Category Archives: Fictions

A House of “Special Effects”?

President of the First Fictional Bank of America (a fictional banker for a fictional dollar) [courtesy Google Images]

President of the First Fictional Bank of America
(a fictional banker for a fictional dollar)
[courtesy Google Images]

Bix Weir was recently interviewed by Greg Hunter on

During that interview predicted that an economic crash was virtually certain to strike before the end of this year.

More, Mr. Weir predicted that the crash would be “electronic” and at least start on computers.  According to Weir,


“All electronic assets will be frozen and wiped away”.


It occurred to me to ask, What’s the difference between an “electronic asset” (like the sum in your bank account that exists only as a series of digital 1’s and 0’s on some hard drive) and the “special effects” seen in a Star Wars movie?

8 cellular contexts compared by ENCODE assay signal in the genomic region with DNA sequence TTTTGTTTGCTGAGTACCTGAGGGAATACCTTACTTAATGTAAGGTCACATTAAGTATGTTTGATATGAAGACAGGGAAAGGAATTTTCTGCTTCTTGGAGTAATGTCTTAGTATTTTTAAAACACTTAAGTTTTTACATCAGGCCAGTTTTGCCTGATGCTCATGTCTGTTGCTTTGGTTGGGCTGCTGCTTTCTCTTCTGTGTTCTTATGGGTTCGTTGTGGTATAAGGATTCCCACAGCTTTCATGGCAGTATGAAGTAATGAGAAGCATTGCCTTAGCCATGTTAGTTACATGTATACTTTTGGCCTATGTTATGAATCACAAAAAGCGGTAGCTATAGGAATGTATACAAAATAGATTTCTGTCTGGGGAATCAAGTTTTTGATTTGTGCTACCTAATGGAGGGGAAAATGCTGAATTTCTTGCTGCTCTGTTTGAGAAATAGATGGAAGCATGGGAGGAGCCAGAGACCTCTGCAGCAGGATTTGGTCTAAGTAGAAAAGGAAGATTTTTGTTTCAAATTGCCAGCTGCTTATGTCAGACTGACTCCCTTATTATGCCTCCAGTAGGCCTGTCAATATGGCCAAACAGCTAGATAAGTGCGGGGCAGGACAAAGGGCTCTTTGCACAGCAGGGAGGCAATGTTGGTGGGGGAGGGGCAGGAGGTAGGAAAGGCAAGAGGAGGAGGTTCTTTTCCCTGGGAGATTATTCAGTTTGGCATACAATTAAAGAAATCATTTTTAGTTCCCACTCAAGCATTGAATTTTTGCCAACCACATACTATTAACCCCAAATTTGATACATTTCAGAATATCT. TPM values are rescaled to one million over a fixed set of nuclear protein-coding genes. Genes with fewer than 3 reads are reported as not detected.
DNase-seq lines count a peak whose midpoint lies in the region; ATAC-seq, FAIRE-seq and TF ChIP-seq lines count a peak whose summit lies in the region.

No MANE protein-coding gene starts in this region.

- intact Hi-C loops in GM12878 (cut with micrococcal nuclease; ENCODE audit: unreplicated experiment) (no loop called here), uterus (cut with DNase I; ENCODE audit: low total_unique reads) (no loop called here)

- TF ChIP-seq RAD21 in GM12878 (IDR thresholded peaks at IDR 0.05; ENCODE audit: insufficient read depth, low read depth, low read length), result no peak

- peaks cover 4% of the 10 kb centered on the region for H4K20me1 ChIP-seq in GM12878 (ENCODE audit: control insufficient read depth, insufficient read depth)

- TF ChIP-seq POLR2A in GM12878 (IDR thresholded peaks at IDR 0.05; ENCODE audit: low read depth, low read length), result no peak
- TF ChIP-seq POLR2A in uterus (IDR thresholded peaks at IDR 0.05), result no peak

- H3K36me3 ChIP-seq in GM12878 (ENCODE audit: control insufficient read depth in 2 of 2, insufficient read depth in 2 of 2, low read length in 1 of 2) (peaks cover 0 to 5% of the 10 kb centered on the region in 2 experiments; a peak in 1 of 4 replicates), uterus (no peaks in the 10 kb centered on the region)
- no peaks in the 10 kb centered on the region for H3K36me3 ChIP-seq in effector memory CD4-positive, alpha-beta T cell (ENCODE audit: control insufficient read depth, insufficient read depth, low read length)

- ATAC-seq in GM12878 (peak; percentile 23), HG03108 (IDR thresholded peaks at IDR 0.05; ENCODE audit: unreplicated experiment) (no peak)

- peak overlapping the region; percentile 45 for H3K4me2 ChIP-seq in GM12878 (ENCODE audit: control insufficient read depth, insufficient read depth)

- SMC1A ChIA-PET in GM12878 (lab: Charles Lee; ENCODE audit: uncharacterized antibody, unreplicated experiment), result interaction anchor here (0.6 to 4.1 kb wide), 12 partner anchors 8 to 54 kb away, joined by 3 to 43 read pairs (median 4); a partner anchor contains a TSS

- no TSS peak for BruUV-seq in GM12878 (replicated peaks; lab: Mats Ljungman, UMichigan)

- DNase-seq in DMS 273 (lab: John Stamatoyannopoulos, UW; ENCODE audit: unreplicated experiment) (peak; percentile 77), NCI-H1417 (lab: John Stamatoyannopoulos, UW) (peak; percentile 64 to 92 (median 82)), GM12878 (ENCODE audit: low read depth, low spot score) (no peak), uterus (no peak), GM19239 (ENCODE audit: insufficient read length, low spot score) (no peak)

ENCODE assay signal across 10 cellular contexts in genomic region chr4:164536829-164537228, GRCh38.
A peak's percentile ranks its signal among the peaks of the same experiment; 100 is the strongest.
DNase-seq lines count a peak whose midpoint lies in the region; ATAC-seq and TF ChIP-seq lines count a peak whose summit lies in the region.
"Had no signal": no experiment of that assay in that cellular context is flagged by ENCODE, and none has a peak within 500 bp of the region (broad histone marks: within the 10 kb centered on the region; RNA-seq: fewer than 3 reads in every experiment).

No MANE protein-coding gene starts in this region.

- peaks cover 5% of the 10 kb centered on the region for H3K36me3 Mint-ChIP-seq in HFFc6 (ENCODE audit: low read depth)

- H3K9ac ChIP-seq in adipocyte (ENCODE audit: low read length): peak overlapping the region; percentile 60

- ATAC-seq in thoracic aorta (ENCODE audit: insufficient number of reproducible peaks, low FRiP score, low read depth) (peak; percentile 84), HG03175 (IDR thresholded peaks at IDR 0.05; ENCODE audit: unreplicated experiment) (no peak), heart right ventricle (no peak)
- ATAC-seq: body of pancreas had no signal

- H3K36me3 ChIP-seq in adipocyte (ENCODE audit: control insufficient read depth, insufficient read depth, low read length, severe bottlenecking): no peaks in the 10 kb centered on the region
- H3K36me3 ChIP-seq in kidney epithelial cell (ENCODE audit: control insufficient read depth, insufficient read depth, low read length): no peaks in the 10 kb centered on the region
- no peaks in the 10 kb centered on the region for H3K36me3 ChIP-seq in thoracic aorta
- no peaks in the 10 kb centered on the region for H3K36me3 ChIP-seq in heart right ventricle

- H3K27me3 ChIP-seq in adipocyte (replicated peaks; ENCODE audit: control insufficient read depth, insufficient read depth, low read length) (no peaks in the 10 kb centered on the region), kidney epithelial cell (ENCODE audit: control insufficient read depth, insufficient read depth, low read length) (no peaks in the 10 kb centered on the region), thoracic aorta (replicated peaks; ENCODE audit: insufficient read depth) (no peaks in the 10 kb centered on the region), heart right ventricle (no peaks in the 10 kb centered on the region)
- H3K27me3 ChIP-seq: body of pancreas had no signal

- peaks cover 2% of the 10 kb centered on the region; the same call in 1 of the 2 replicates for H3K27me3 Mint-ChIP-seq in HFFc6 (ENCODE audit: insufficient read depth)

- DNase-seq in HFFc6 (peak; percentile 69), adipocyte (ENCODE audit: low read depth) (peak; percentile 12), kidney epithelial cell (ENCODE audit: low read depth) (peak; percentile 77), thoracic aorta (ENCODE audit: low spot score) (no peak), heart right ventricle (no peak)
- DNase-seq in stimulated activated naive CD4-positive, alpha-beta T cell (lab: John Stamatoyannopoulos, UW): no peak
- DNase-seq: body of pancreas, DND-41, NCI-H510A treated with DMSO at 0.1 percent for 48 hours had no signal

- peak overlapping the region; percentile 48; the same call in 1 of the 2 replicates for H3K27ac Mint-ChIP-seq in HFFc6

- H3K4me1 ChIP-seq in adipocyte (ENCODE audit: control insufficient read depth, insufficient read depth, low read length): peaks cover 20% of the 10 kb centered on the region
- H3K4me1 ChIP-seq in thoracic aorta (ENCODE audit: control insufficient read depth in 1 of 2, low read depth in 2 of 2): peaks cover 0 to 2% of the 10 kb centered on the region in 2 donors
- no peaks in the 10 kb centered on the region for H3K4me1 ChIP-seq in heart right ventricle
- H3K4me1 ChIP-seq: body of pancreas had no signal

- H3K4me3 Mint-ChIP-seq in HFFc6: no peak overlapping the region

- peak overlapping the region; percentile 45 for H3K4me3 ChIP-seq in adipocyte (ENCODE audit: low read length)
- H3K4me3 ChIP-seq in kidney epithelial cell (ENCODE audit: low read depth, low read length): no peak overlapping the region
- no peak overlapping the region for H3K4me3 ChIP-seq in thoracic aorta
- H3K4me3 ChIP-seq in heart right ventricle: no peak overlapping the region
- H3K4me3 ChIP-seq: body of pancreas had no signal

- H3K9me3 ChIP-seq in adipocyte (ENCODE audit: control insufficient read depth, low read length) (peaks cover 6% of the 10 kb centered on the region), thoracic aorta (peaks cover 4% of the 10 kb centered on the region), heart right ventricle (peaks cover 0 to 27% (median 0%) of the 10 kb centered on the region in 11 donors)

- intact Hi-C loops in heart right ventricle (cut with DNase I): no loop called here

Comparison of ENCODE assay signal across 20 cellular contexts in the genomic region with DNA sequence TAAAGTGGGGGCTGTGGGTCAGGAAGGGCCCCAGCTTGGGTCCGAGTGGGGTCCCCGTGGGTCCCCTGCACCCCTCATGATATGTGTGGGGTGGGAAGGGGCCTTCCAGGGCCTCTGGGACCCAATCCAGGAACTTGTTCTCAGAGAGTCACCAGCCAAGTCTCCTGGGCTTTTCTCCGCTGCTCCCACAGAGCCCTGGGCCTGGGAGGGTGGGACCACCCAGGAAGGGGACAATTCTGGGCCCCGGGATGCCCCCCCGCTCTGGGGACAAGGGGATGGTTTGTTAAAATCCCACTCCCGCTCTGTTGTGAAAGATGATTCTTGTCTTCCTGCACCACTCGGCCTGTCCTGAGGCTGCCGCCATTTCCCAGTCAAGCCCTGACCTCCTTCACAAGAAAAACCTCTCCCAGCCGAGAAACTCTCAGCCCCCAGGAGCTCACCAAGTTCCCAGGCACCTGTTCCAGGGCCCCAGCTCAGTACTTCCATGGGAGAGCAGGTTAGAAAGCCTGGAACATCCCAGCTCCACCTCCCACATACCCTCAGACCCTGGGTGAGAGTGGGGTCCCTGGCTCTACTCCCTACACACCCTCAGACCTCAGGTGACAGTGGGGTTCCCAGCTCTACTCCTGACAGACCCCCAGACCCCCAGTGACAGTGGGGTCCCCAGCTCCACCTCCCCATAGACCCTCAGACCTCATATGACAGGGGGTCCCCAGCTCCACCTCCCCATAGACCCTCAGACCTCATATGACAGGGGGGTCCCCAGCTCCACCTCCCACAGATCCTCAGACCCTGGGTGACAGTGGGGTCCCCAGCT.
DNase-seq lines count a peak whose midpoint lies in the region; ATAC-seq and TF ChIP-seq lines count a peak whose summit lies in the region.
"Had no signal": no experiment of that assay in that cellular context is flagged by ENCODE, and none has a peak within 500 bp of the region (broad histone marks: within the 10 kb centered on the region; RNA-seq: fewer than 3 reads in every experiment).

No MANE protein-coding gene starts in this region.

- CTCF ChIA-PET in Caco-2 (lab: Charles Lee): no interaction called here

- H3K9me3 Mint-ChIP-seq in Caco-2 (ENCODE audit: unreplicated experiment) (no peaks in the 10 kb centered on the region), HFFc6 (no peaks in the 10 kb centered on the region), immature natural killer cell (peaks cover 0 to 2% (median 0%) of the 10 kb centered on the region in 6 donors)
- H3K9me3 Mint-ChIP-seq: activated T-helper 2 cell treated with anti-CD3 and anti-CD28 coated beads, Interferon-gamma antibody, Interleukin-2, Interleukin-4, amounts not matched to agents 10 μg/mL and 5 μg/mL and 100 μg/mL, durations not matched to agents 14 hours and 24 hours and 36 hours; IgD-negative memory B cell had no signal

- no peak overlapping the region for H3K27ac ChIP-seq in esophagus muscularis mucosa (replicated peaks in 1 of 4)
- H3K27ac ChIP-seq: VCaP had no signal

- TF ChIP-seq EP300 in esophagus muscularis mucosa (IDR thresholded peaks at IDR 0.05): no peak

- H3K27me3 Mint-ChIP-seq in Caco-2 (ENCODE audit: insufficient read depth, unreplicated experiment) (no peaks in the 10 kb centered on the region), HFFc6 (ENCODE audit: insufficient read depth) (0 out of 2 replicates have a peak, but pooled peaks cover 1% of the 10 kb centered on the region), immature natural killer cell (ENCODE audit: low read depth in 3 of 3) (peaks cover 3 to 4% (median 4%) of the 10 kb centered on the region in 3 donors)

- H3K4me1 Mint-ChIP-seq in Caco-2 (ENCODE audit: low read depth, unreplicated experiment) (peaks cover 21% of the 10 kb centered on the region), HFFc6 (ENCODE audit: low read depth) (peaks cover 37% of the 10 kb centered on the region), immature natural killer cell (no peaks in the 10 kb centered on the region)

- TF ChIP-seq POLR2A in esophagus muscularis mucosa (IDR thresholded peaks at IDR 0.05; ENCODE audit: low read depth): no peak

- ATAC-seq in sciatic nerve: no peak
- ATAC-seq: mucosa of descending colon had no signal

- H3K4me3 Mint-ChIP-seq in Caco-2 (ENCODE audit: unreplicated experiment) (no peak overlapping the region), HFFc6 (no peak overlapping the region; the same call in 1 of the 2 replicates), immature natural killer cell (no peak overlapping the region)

Both “electronic assets” and “special effects” can make you jump and get your heart pounding and thereby seem “real”.

But aren’t “electronic assets” and “special effects” both illusions that have no tangible reality?  Aren’t we being fooled by “electronic assets” in bank accounts in the same way we’re fooled by “special effects” in movies?

Is investing in “electronic assets” the economic equivalent to buying a light saber or a pet Wookiee over the internet?

Can “electronic assets” be properly understood as nothing more than “special effects”?

If so, is our economy and financial system built on “special effects”?

Can our economy be more accurately described as a “house of cards”–or as a “house of special effects”?

Which is more stable?  A house of cards or a banking house of special effects?

How long can a banking house of special effects be expected to last?

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Posted by on May 24, 2016 in Banking, Fiat Currency, Fictions